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Journal of Computer Systems, Networks, and Communications
Volume 2008 (2008), Article ID 481046, 9 pages
Research Article

Performance Evaluation of the WSN Routing Protocols Scalability

Electrical and Computer Engineering Department, College of Engineering, University of Michigan, Dearborn, MI48128-2406, USA

Received 22 July 2008; Accepted 23 December 2008

Academic Editor: Cheng-Xiang Wang

Copyright © 2008 L. Alazzawi and A. Elkateeb. This is an open access article distributed under the Creative Commons Attribution License, which permits unrestricted use, distribution, and reproduction in any medium, provided the original work is properly cited.


Scalability is an important factor in designing an efficient routing protocol for wireless sensor networks (WSNs). A good routing protocol has to be scalable and adaptive to the changes in the network topology. Thus scalable protocol should perform well as the network grows larger or as the workload increases. In this paper, routing protocols for wireless sensor networks are simulated and their performances are evaluated to determine their capability for supporting network scalability.

1. Introduction

Sensor networks consist of a large number of small sensor devices that have the capability to take various measurements of their environment. For instance, such measurements can include acoustic, magnetic, and video information. Each of these devices is equipped with a small processor and wireless communication antenna and is powered by a battery making it very resource constrained. These sensors are typically scattered around a sensing field to collect information about their surroundings.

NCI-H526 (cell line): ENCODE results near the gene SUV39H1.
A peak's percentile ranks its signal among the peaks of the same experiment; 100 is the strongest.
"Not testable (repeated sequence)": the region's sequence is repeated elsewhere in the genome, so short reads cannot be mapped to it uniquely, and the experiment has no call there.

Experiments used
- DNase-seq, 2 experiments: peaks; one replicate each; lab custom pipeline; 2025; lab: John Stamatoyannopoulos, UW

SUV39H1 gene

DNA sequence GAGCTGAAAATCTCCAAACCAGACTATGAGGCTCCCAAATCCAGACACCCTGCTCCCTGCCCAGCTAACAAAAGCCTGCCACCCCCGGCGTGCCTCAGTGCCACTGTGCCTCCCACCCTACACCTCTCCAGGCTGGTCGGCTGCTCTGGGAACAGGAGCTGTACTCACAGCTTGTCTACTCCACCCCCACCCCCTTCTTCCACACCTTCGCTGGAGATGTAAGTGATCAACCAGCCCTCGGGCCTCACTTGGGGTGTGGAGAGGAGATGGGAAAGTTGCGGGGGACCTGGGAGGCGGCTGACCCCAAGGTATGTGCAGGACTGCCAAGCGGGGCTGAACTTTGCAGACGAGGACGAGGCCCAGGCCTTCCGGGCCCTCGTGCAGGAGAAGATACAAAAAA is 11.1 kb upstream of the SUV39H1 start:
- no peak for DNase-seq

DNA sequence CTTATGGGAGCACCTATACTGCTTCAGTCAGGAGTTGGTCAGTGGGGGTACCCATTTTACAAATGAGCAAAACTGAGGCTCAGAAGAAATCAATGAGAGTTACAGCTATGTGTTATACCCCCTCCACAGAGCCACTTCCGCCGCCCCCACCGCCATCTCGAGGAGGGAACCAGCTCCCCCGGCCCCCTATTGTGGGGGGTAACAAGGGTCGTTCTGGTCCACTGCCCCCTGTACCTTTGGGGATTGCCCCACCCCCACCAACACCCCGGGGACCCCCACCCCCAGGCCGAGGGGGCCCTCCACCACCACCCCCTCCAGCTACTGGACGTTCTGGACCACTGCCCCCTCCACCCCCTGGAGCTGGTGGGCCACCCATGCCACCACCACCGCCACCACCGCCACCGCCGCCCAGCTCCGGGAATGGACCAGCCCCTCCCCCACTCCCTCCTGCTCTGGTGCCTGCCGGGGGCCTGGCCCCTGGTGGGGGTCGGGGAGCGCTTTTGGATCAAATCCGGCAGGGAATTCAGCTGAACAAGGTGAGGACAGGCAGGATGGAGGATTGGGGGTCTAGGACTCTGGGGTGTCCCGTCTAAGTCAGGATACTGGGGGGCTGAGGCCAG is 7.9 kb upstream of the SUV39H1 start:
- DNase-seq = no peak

Deferent routing protocols are designed and implemented for WSNs [1]. The design of these routing protocols is influenced by many factors where the scalability factor is considered as one of these important factors. The sensor networks scalability is the ability to support network expansion to include more nodes that might not be anticipated during the initial network design stage. Therefore, the routing protocols used for wireless sensor networks should support network scalability where such protocols should continue to perform well as the network grows larger or as the workload increases [2].

As the routing packets within a large-scale wireless sensor network occur on nodes that have very limited resources of packets storage and updates routing table processing, the routing processing has become a very challenging issue. Therefore, in order to constrain such limitations, efficient and scalable routing protocols design is required for routing packets in sensor networks [2]. Such routing protocols should avoid degrading the performance of the wireless sensor networks as the network expanding.